Verso owns the Luke paper mill in the Allegany County town of the same name, though part of the facility also lies across the river in Beryl, WV. The mill closed in June 2019, ending 131 years of operation and eliminating 675 jobs.
In April, before it shut down, a fisherman reported seeing “pure black waste” in the North Branch near the Luke mill, according to Frosh’s announcement. Inspectors found black liquid seeping from the riverbank into the water.
According to the lawsuit, the substance appeared to be “pulping liquor,” a corrosive and caustic byproduct of the papermaking process. Samples of the seepage detected elevated pH and low dissolved oxygen levels, the state filing said. The samples also were high in sulfur and sodium. Industrial safety data on pulping liquors indicate they can burn skin or eyes on contact and may also irritate the respiratory tract if inhaled in mist form.
The Maryland Department of the Environment ordered Verso to find the source of the discharge and take steps to stop it. The company installed sump pumps to collect the black liquid as it seeped from the riverbank, but regulators received complaints about continuing discharges in the summer and fall. Samples taken in late October had an alkalinity similar to household chlorine bleach.
On. Nov. 4, according to the lawsuit, West Virginia’s Department of Environmental Protection ordered Verso to empty its above-ground storage tanks on that state’s side of the river, saying it was violating storage tank laws. The company then piped those tanks’ contents across the river to tanks in Maryland, the lawsuit contends.
MDE’s lawsuit says it directed Verso to post signs on the riverbank near the seepage warning people not to drink or have contact with the water because of the presence of hazardous materials. The company posted signs saying “Restricted Area, Do Not Enter,” but would not post signs with the warning language specified by MDE, the lawsuit says.
Kathi Rowzie, Verso’s vice president for communications and public affairs, said that “we continue to work cooperatively and transparently with both Maryland and West Virginia regulatory agencies to address concerns at the facility.” She said the company is conducting a subsurface study ordered by MDE and has emptied all of the liquor tanks and other vessels near the river seeps.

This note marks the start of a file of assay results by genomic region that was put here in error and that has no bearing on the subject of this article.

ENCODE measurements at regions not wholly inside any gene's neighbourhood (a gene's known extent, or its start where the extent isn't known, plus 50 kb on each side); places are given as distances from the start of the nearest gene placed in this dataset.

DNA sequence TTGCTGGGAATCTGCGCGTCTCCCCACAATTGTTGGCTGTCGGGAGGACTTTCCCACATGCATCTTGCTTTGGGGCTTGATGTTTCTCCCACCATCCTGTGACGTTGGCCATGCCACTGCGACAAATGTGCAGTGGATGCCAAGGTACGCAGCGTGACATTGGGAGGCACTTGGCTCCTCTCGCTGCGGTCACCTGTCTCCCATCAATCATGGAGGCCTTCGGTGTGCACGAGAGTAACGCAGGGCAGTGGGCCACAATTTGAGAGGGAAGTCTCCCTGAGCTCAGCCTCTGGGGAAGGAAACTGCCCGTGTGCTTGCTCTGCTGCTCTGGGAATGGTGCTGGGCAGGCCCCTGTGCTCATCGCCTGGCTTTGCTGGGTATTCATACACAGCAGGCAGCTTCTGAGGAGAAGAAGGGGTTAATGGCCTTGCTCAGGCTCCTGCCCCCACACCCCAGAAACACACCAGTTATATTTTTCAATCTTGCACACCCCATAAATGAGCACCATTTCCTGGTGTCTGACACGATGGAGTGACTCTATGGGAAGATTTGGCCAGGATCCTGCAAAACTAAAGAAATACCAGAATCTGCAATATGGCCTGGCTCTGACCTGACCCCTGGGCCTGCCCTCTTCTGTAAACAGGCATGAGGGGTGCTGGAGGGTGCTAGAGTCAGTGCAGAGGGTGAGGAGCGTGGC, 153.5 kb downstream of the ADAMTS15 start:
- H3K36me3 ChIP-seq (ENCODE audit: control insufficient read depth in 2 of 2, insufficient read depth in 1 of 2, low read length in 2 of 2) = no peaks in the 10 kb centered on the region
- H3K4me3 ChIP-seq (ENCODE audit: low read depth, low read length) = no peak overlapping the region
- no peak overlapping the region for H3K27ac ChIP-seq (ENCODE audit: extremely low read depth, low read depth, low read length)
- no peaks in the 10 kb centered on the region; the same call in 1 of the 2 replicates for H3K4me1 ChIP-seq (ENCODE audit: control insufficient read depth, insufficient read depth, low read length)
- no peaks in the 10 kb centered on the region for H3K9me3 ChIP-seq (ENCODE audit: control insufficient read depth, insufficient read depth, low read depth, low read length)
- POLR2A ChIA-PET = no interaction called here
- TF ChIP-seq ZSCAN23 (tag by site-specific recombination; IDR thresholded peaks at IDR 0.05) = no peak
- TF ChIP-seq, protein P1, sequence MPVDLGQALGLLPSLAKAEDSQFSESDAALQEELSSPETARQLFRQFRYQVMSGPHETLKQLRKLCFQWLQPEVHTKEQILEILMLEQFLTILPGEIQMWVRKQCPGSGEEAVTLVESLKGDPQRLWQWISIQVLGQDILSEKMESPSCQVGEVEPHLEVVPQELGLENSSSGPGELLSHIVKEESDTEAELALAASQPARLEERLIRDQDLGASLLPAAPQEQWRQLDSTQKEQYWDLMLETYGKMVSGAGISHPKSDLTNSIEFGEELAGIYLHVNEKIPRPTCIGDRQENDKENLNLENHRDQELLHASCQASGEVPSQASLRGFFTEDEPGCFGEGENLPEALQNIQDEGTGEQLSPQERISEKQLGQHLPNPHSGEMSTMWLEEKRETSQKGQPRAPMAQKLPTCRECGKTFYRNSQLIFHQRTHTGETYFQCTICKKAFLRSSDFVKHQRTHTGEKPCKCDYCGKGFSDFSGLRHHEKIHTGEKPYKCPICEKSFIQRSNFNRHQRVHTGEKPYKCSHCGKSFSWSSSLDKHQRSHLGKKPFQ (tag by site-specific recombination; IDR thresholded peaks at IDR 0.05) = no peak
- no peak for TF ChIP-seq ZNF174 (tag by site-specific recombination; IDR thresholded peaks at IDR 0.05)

A consultant that Verso hired to investigate the seeps found pulping liquor in the ground near the seeps, even though the plant was shut down and the tanks emptied. The consultant’s report submitted to MDE did not call for further investigation and did not spell out a plan for stopping the seepage.
“After numerous attempts to get Verso to comply with Maryland’s environmental laws, the company continues to allow pulping liquor to contaminate the river, harming fish and wildlife, in violation of Maryland’s laws,” Frosh said in a statement.
The state lawsuit comes almost a month after the Environmental Integrity Project, on behalf of the Upper Potomac Riverkeeper, notified Verso of its intent to file a federal lawsuit against the company for discharging toxic material, which it contended was black pulping liquor, coal ash or both.
In its lawsuit, MDE asks the court to order Verso to halt the seepage of pollution into Maryland waters and post warning signs on the river about the risks of exposure to the discharge. It also seeks civil penalties.
But Brent Walls, the Upper Potomac Riverkeeper, questioned why the state suit makes no mention of the coal ash he contends may also be leaking into the river. There’s a coal storage facility on company property just upriver of the apparent black liquor seeps, he said, and there was evidence there of some discolored leakage as well.
In the group’s Nov. 19 letter to Verso, the Environmental Integrity Project said sampling done by the Potomac Riverkeeper Network detected toxic constituents of coal ash, including arsenic and mercury. Walls said he was concerned that the substances he alleges are being discharged could interact chemically and convert the mercury to a form that builds up in fish tissue and could pose health threats to any angler who eats contaminated fish taken from the river.
In late November, MDE spokesman Jay Apperson said that the state’s inspections determined that the impact of the seep is localized and that water quality remains good downriver. On Tuesday, when asked why coal ash was not mentioned in the state’s lawsuit, Apperson said MDE’s investigation is continuing.
By Timothy B. Wheeler
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